January 19th, 2020Posted by Nancy

My relationship with romance novels (or romance in novels) is complicated. Among my favourite books I count Pride and Prejudice and Jane Eyre. My comfort viewing is the 1995 BBC production of the former. My SF and Fantasy reading really began with Andre Norton whose books often followed an arc of heroine and hero learning to trust and love each other through adversity. I wrote an essay on “bodice rippers” in high school. My cousins had a fine collection of Harlequin Romances at their cottage and I’m not ashamed to say I read quite a few of them. And, of course, my own novels have strong romantic elements.

But reading actual romance novels in the here and now? That happens only rarely. For some reason, romance novels that are marketed as such never seem to scratch the reader romantic itch in me the same way a fantasy novel with a romance in it will. The only reason I’ve ever been able to find for this is that, in a true romance novel, the balance of elements is off for me. I want a story with a romance, not a story about a romance.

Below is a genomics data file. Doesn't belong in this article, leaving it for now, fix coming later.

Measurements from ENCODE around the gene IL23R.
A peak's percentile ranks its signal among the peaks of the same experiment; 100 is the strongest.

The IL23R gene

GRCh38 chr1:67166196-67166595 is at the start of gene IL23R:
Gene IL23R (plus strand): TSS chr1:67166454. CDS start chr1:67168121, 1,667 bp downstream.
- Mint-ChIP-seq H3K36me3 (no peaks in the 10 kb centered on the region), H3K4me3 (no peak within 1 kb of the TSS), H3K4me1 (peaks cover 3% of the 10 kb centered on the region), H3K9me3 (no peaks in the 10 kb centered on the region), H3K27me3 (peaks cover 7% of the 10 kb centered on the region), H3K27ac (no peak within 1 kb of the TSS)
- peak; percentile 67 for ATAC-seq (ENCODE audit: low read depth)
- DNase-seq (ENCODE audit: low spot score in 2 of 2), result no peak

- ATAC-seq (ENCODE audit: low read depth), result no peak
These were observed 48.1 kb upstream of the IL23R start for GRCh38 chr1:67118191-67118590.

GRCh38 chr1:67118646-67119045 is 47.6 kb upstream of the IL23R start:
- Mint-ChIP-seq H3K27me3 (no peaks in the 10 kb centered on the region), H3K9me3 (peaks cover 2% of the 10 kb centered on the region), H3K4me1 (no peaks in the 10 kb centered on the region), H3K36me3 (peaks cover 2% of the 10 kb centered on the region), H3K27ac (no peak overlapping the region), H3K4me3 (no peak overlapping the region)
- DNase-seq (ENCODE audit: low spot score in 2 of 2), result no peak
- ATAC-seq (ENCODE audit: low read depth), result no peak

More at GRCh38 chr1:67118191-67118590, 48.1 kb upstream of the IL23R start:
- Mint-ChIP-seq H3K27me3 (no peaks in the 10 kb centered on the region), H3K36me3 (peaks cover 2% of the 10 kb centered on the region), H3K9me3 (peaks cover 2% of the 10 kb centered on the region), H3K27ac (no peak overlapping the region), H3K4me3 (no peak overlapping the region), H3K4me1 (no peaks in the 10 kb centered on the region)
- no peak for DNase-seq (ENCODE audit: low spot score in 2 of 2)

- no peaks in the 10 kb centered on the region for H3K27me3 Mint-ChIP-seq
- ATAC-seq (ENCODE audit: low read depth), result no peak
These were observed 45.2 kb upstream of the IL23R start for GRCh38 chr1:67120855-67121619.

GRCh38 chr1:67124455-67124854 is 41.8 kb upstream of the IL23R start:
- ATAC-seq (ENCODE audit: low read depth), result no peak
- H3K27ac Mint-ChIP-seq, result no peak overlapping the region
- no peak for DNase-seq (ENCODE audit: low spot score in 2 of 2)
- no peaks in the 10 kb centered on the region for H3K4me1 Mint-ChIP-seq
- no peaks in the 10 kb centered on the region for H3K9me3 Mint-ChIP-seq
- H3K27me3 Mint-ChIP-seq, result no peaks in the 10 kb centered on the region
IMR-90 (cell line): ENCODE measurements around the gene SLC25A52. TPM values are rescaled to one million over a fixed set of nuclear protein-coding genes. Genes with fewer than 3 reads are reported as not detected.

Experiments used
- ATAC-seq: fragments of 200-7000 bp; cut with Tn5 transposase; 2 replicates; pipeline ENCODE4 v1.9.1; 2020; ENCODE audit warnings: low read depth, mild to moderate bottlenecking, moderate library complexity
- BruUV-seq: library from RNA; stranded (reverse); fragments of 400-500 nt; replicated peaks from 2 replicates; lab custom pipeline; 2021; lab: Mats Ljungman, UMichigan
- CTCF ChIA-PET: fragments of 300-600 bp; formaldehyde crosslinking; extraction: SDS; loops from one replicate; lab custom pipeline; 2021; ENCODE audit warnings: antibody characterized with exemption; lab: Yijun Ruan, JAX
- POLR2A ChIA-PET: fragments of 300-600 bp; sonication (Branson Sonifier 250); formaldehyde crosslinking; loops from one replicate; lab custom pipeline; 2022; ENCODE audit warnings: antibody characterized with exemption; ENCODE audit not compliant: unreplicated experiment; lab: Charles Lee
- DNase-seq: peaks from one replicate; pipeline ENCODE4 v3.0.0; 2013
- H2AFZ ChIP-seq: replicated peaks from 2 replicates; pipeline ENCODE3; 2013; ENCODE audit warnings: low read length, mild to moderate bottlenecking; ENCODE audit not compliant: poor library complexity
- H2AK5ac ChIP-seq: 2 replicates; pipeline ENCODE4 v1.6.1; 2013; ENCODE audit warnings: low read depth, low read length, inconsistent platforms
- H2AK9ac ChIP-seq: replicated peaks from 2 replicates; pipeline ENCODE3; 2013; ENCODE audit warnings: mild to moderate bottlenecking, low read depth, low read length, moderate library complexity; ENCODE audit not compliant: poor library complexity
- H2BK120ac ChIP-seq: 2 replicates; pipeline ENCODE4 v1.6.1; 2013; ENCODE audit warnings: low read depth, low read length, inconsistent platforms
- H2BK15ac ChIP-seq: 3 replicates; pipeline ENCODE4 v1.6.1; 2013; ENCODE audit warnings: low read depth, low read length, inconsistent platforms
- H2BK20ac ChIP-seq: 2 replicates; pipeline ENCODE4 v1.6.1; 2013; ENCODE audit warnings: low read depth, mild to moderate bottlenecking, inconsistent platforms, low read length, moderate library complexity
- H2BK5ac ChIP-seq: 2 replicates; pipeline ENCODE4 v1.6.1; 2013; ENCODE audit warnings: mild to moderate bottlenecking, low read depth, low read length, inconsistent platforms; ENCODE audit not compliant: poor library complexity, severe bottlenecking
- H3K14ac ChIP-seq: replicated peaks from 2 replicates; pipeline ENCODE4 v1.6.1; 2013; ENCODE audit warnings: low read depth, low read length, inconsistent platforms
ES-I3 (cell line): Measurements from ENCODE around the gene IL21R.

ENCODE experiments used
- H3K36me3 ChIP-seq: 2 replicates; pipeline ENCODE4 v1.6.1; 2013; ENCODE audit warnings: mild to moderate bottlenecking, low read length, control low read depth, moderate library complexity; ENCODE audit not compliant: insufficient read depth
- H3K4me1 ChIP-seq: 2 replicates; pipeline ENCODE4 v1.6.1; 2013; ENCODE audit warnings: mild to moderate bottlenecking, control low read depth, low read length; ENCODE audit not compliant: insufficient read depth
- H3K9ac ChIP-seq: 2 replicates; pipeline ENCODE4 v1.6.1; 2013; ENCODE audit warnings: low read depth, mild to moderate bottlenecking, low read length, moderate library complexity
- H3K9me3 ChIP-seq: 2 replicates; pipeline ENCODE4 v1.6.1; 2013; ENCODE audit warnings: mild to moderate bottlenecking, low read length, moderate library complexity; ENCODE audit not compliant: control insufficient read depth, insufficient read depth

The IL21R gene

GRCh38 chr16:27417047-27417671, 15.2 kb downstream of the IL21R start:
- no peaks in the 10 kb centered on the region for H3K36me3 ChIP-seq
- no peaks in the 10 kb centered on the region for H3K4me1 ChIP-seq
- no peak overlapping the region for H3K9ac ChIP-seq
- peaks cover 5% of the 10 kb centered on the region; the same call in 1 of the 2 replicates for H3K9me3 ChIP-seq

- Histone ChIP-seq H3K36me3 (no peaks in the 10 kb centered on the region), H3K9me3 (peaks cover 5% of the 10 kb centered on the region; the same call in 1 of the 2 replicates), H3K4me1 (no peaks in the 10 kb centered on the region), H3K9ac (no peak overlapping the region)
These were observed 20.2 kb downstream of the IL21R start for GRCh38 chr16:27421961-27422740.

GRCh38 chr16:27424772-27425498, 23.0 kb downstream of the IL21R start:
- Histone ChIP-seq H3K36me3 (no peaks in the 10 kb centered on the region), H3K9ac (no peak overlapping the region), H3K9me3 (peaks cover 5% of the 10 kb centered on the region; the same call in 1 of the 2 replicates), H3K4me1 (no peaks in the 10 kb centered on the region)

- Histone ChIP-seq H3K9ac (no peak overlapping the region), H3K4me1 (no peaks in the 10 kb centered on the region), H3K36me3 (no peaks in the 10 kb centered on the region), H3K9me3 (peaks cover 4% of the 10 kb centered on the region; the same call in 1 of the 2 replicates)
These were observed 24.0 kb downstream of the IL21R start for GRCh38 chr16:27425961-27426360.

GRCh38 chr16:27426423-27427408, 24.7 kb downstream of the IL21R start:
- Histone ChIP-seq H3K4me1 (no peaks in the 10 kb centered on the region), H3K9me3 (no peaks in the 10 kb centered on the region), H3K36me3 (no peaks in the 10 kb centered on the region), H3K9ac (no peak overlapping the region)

My other odd and idiosyncratic pet peeves include: characters who fall in love/lust too fast and spend too much time thinking about the other person’s physical attributes, annoying domineering heroes that any one of my characters would push down an elevator shaft, long sex scenes* (honestly, I just skip them) and characters who talk too much during sex. Yes, I realize that I wrote one of those but I didn’t make you read what he said.* *

In an attempt to see if there were actually romance novels that might be my jam, I read the wonderful Beyond Heaving Bosoms by the fine minds behind the Smart Bitches, Trashy Books website. I read the descriptions of their favourite books and noted down a few to try. So far, I’ve managed to read two from the list and liked them both (though, again, I skimmed the sex scenes).

For My Lady’s Heart, laura Kinsale. Why did I like this? The Middle-English-influenced language (piece of cake for a fantasy reader), the powerful and damaged heroine, the noble and definitely not annoying hero, the vivid descriptions of a memorable landscape, lots of political intrigue. Right up my alley.

Bet Me, Jennifer Crusie. Contemporary romance with a zaftig heroine, a genuinely nice hero, and an engaging supporting cast. Any book in which the heroine warns the hero she’ll likely get fat, because she comes from a long line of Norwegian peasant women who could carry cows gets my vote.

Given the size of the romance ecosystem, there’s bound to be something out there for me, so I’ll just keep exploring. In between the other 250 books on my “to be read” list, of course.

* My favorite sex scene is from C.J. Cherryh’s Serpent’s Reach. “Later, high in the upper decks and the luxury of the Kontrin’s staterooms, it came to what he thought it might.”

** Daen, from Cold Hillside.

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